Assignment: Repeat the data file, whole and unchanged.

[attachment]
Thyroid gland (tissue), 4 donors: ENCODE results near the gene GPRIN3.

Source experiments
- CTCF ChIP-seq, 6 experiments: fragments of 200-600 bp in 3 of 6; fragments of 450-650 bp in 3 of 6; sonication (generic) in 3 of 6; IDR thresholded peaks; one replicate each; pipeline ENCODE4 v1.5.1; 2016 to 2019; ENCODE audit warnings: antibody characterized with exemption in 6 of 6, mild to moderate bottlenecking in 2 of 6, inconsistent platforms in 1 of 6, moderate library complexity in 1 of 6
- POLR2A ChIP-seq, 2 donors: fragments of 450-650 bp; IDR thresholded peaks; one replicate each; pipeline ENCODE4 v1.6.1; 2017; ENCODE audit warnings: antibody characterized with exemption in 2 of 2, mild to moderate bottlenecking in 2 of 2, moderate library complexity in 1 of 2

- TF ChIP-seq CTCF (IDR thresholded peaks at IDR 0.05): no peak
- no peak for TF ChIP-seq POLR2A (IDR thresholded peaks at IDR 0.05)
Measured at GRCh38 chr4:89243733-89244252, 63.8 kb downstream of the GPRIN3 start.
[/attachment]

Thyroid gland (tissue), 4 donors: ENCODE results near the gene GPRIN3.

Source experiments
- CTCF ChIP-seq, 6 experiments: fragments of 200-600 bp in 3 of 6; fragments of 450-650 bp in 3 of 6; sonication (generic) in 3 of 6; IDR thresholded peaks; one replicate each; pipeline ENCODE4 v1.5.1; 2016 to 2019; ENCODE audit warnings: antibody characterized with exemption in 6 of 6, mild to moderate bottlenecking in 2 of 6, inconsistent platforms in 1 of 6, moderate library complexity in 1 of 6
- POLR2A ChIP-seq, 2 donors: fragments of 450-650 bp; IDR thresholded peaks; one replicate each; pipeline ENCODE4 v1.6.1; 2017; ENCODE audit warnings: antibody characterized with exemption in 2 of 2, mild to moderate bottlenecking in 2 of 2, moderate library complexity in 1 of 2

- TF ChIP-seq CTCF (IDR thresholded peaks at IDR 0.05): no peak
- no peak for TF ChIP-seq POLR2A (IDR thresholded peaks at IDR 0.05)
Measured at GRCh38 chr4:89243733-89244252, 63.8 kb downstream of the GPRIN3 start.